Also we like to include the staff cohort in our film club, and the pupils absolutely love 'Teacher's Choice' week. This gives staff members the opportunity to come and talk to our young people about their love for film, and tell them about some of the films that have resonated with them throughout their lives. It makes the staff more personable and humanises them, and gives the pupil a different perspective of teachers out with the confines of the classroom. For each session a teacher would choose the film and give a short presentation about why this is their favourite film; for example a particularly intimidating member of our Pastoral Care team surprised the pupils when he selected Lady and the Tramp, and spent 10 minutes talking to them about how this film reminds him of spending time with his daughter.
What films do you find get young people really talking/reviewing?
Our young people are very keen to voice their opinions of a film; whether they are positive or not! This is something that pupils are becoming more confident with. They are willing to highlight negative aspects of a film, with reasoned and justified criticism. These analytical skills are something which we greatly encourage, and are keen to develop. We have noticed a significant improvement in the quality of pupil reviews and we attribute this to providing pupils with discussion time following the film. The role of S3 mentors is also something which we were keen to develop this year. These pupils have been with our club since its inception, and provide excellent role models for the younger pupils just starting out. The mentors work with small groups of the S1 and S2 pupils every week; discussing films and film techniques, and we feel that this has also benefitted pupils when it comes to writing their reviews. Particular types of film which have generated heated discussion include 'what makes a good horror film?' where the club looked at Arachnophobia, Woman in Black and Hotel Transylvania; to films with a more prominent social message such as Blackfish, That Sugar Film and Supersize Me.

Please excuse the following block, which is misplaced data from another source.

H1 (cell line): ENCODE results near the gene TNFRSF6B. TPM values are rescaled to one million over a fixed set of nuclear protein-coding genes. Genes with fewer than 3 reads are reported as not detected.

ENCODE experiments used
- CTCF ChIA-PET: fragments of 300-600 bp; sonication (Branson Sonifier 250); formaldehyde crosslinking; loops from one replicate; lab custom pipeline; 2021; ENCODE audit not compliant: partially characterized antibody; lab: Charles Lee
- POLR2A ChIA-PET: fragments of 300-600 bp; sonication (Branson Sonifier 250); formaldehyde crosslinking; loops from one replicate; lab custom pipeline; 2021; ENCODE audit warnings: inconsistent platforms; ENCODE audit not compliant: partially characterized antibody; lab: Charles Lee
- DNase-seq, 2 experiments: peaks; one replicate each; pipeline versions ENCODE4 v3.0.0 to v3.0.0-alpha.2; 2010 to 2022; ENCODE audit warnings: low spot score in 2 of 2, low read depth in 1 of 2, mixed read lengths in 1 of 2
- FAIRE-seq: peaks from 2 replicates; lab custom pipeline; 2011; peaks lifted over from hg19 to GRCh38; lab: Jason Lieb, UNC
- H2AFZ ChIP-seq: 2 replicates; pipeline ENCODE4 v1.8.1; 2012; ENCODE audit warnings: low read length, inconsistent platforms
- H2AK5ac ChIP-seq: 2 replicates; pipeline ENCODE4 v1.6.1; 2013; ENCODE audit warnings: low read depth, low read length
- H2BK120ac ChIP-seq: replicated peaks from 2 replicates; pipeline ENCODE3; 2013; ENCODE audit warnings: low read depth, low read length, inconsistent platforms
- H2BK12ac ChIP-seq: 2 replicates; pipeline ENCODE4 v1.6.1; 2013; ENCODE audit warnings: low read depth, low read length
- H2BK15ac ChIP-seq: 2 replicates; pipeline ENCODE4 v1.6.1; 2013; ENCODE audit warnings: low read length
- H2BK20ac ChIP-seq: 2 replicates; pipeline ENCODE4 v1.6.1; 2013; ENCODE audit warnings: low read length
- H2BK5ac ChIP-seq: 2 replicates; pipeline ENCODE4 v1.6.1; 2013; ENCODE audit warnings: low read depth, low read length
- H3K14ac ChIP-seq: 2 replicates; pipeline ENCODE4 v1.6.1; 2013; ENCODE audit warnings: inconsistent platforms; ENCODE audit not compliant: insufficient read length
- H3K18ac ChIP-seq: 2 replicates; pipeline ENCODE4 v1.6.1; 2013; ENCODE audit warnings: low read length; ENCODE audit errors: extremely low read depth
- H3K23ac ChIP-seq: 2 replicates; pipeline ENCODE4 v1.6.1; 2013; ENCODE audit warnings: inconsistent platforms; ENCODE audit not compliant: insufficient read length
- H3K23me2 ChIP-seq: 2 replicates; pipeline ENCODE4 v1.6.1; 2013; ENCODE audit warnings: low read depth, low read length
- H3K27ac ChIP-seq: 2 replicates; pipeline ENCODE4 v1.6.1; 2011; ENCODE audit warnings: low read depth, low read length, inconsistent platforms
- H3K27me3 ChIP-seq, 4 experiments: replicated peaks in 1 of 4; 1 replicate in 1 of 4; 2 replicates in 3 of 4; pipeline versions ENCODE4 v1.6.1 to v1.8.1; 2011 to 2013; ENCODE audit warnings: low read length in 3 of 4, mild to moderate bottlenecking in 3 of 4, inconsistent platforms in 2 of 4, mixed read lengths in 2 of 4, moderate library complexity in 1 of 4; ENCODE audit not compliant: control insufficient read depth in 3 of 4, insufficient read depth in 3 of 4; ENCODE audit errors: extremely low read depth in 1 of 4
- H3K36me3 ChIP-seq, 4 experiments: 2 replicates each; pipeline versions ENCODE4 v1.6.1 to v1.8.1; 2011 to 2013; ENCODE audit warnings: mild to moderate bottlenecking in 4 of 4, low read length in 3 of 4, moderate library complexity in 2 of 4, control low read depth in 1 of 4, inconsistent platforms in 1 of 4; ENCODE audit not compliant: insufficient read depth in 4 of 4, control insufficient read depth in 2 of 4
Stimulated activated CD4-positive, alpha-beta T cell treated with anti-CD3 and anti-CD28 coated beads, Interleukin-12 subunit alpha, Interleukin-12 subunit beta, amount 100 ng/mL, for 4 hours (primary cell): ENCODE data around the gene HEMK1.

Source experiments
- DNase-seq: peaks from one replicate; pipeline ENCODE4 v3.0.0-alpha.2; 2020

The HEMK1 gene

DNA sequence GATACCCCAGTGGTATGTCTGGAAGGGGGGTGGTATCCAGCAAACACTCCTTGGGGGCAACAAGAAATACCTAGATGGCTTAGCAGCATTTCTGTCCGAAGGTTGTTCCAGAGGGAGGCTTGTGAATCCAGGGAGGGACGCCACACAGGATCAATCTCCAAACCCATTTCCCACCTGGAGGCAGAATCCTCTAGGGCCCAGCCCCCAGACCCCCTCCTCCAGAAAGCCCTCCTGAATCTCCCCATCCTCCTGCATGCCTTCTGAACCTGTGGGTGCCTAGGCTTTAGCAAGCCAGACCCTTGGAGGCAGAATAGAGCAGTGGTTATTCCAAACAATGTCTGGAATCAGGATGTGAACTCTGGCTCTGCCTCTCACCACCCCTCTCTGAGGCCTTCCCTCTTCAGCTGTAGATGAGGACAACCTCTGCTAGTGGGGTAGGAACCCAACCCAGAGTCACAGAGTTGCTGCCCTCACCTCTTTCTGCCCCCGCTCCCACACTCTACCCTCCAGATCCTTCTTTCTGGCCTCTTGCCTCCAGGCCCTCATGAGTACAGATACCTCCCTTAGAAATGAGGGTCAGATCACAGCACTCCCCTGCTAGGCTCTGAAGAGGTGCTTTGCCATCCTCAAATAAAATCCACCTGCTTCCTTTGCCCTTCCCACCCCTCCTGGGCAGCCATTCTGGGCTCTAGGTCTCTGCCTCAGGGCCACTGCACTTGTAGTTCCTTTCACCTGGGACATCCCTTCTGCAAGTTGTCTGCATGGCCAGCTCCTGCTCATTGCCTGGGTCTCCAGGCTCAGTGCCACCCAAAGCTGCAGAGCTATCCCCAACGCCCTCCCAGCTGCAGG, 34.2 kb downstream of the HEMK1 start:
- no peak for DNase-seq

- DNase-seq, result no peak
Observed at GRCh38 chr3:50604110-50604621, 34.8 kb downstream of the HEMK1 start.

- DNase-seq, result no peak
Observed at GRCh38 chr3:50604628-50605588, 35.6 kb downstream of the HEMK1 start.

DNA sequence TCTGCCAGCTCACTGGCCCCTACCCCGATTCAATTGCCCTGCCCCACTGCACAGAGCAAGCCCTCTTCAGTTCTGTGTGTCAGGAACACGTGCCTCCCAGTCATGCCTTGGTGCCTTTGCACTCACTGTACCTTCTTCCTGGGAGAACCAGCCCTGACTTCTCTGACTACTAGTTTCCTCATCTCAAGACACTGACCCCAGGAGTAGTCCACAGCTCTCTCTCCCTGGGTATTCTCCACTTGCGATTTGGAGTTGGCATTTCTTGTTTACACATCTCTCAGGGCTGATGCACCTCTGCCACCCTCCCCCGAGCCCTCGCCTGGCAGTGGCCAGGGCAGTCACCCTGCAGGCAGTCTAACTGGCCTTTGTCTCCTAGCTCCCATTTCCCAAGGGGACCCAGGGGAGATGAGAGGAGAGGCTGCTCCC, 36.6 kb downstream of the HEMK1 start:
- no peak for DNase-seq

How has film aided your teaching and the young people's learning?
Film is an important text within the English curriculum and we seek to utilise it at every opportunity. It also serves to provide a supporting context for other avenues of study; such as novels, functional writing and stimulus for creative writing. We are in the fortunate position that this year we were able to formally timetable our senior film club; which runs three periods a week as part of the schools commitment to Vocational Studies. Furthermore, thanks to the focus of Into Film within our department our Media Studies intake has increased significantly, which utilises a range of the resources provided by Into Film.
Do you have any upcoming filmmaking projects within your club?
We do! We are fully committed to entering See it Make it with our junior film club, and our seniors are already beginning pre-production on their concepts for Determined to Make Movies which launches in January. We also have an established working relationships with GMAC Film and Glasgow Youth Arts Hub, who are in the process of working with the pupils to develop their filmmaking skills.
If you could give one other piece of advice to any new film club leaders, what would it be?
The most important piece of advice is to make it all about the pupils. We feel our club is so successful because the pupils have really taken ownership of everything about it; from the films we watch, to the direction of discussion, to S3 film club mentors liaising with our feeder primary schools. Also, make sure to keep it fun, because learning should be. In our school film club has been constantly evolving. Over the past 18 months we have constantly tried to come up with new ways to engage the pupils and provide them with opportunities to pursue their passion for film with fantastic results.